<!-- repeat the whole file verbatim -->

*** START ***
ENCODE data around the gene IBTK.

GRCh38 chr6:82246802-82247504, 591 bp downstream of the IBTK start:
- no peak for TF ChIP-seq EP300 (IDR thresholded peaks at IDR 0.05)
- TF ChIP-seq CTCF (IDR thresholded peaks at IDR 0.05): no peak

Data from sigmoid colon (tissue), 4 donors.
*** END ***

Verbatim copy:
ENCODE data around the gene IBTK.

GRCh38 chr6:82246802-82247504, 591 bp downstream of the IBTK start:
- no peak for TF ChIP-seq EP300 (IDR thresholded peaks at IDR 0.05)
- TF ChIP-seq CTCF (IDR thresholded peaks at IDR 0.05): no peak

Data from sigmoid colon (tissue), 4 donors.